Over Spring break I will be visiting Glencairn Museum in Bryn Athyn, PA. Their website is, http://www.glencairnmuseum.org/, I am doing this research for a paper I am presenting at the Butler Undergraduate Research Conference in April. While this is mostly for my resume, I am interested in the subject of religion in museums and have done a paper on it in the past. The concept behind all of this is that: religion is displayed in museums but not simply as religion it is treated as an aspect of culture. This lack of direct representation of religion in museums is what I am trying to address in my research. I am not the first person to take an interest in this subject, this specialized area of museums is a young and growing field. In the hundreds of years museums have existed only two books have been written on the subject, Godly Things: Museums, Objects and Religion and Stewards of the Sacred, the earliest of the two being published in 2000. Of all the museums in the world I only know of two that are attempting to display the world religions from a multi-religious perspective, St. Mungo Museum of Religious Life and Art in Glasgow, Scotland; and the Museum of World Religions in Taipai, Taiwan. Glencairn specializes in ancient religions and states that its focus is to display the development of the New Church (the New Church is a form of Christianity that I will discuss in a different blogpost), this means that while it displays various religions its central focus is a mono-religious view of the world. Another example of a mono-religious museum is the Creation Museum in Petersburg, KY; a little west of Cincinnati. I plan to visit the Creation museum during a weekend before my presentation, but the extent that I will use it in my presentation will most likely be limited due to its narrow subject material. I also plan to visit the MOCRA (Museum of Contemporary Religious Art) in St. Louis, MO; this museum displays art from various faiths, but it is all done in the contemporary style. There is nothing wrong with that, but it does limit what aspects of religion the museum is discussing; again I will use this museum in a limited role in my presentation.
You may still be asking what it is that I am presenting, well if you are maybe this will help clarify it. Here is my the abstract I had to submit for the conference.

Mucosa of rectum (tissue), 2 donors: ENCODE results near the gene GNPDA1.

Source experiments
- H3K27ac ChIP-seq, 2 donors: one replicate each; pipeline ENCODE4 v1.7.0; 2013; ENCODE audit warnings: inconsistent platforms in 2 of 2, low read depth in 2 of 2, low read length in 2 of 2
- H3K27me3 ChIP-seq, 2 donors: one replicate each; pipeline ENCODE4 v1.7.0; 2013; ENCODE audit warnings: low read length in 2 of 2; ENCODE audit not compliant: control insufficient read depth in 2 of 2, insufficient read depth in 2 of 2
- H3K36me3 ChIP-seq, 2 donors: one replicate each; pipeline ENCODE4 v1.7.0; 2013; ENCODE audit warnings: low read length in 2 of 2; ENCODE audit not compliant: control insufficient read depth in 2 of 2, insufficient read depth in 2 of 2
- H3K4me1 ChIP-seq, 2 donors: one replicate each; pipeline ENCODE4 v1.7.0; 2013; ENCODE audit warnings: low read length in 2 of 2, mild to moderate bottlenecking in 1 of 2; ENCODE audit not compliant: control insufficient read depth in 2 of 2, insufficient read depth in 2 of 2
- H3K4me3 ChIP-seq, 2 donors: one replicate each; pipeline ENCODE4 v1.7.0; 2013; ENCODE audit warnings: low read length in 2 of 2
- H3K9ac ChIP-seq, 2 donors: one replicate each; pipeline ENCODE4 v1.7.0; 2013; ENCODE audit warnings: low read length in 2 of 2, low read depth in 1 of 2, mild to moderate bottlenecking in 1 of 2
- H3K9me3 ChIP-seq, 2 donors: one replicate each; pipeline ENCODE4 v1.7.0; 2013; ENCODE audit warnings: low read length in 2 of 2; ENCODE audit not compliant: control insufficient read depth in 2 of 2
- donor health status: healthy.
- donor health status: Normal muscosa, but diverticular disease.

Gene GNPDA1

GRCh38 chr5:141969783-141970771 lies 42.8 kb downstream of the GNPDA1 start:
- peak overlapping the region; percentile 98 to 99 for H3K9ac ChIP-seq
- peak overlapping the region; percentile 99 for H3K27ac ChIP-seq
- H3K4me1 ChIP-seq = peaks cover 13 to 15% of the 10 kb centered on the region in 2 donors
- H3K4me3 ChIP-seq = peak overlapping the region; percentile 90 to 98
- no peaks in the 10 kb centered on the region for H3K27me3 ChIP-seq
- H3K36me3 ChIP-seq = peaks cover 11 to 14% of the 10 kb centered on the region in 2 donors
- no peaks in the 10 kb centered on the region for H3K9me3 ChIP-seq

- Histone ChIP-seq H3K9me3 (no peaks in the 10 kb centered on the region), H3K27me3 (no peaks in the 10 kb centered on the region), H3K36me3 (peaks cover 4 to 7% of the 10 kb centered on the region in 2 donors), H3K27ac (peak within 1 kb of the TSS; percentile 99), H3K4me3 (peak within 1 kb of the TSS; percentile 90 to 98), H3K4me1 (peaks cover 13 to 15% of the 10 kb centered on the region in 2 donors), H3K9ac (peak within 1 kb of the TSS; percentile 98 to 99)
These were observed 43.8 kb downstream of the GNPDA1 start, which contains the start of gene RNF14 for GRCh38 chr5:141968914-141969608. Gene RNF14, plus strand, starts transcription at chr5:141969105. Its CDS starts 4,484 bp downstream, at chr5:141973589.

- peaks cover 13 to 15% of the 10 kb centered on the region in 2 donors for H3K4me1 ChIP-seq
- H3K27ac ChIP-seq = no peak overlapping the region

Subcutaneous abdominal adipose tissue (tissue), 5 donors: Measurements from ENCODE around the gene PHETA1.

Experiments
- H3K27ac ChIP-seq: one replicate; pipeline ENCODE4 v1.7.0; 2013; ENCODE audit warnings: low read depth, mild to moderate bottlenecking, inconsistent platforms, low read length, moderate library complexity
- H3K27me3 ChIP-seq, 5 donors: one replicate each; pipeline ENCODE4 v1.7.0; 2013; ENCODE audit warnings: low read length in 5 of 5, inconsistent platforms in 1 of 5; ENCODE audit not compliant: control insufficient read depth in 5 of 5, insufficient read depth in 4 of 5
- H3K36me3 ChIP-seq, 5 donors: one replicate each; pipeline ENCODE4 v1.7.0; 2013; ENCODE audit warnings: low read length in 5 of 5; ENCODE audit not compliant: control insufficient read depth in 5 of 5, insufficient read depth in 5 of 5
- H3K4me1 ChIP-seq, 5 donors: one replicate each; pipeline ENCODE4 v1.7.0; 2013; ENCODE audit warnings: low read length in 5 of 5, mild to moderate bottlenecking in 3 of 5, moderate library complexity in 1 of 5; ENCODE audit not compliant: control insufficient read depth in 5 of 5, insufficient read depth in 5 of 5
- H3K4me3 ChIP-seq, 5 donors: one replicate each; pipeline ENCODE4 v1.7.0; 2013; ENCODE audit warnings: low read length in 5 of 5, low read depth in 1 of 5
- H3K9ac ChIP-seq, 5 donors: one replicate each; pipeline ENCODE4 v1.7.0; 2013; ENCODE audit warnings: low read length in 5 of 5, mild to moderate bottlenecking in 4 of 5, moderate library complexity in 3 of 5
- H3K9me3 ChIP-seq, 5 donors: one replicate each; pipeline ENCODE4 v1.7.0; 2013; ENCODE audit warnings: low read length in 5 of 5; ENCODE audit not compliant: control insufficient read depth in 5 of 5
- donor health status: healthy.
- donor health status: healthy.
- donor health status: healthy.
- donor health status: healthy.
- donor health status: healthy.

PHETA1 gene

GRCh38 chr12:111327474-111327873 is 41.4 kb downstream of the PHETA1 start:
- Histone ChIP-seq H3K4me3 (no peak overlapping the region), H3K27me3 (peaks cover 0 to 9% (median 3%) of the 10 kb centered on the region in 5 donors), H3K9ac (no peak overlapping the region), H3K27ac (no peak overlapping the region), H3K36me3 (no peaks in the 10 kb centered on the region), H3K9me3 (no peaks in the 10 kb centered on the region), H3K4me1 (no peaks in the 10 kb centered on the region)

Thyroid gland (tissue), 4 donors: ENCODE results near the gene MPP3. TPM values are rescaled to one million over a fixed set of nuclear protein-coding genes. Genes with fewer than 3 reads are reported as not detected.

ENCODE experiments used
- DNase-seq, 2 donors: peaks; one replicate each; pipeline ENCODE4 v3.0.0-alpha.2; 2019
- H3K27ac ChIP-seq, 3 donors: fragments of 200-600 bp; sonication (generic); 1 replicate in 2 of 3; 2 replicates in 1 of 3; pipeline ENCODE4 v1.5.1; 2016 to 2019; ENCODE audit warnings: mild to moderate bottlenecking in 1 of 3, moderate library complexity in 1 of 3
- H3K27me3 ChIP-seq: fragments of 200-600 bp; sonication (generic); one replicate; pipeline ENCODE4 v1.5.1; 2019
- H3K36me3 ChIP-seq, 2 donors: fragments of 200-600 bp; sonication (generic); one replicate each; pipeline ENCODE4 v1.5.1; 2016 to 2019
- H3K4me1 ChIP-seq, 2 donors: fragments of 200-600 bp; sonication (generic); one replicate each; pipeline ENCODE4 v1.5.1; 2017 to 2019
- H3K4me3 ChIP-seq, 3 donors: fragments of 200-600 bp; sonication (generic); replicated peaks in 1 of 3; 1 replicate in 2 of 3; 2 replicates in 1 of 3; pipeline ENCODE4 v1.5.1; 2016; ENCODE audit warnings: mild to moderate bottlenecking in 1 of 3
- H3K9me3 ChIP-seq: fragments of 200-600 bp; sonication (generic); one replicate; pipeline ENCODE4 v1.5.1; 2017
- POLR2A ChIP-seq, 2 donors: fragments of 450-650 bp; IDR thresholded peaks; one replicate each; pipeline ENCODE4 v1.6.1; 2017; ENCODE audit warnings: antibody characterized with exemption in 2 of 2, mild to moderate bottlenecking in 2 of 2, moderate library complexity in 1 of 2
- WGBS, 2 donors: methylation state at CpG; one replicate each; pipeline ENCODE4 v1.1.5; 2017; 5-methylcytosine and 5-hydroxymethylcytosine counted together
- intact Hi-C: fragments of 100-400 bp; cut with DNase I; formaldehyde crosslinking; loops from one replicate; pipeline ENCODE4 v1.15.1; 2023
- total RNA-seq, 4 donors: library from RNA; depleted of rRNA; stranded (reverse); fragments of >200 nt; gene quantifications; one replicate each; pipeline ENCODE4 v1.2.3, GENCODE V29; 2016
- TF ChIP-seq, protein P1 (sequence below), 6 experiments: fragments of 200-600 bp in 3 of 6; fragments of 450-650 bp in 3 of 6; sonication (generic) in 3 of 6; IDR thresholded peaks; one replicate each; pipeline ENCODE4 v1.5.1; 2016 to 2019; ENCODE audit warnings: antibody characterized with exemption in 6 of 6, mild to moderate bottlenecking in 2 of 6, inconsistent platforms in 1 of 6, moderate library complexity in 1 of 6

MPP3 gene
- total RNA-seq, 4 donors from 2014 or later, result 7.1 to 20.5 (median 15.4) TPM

The Sacred Museum or the Museum of the Sacred: The Context Behind Religion Museums
Museums and religion have always had a conversation with each other but this conversation has not been done directly. Instead religion has always been hidden behind the veil of culture. Culture and religion are intricately tied to one another but a few brave museums have begun to look at religion as an individual entity that can be presented without the veil. These museums have the difficult task of balancing the age old question of “temple versus forum” that all museums deal with but religion museums deal with in a unique way. The temple versus forum question is summed up as whether museums are spaces that merely showcase objects or are they their to have a conversation with the public that they cater too. Thus when it is suggested that these religion museums are “temples” this could be taken in a literal sense where guests come and venerate artifacts. This is why the context used in the display of religious artifacts must be chosen carefully so as not to offend those who come to venerate them and to not alienate those who come to simply learn. Thus the focus of my project will be on religious museums and the context in which they display their artifacts and why they have chosen to use this context. I plan to review multiple museums including museums that focus on religion and those that do not. I intend to show the unique difficulties of this young but growing field of specialized museums.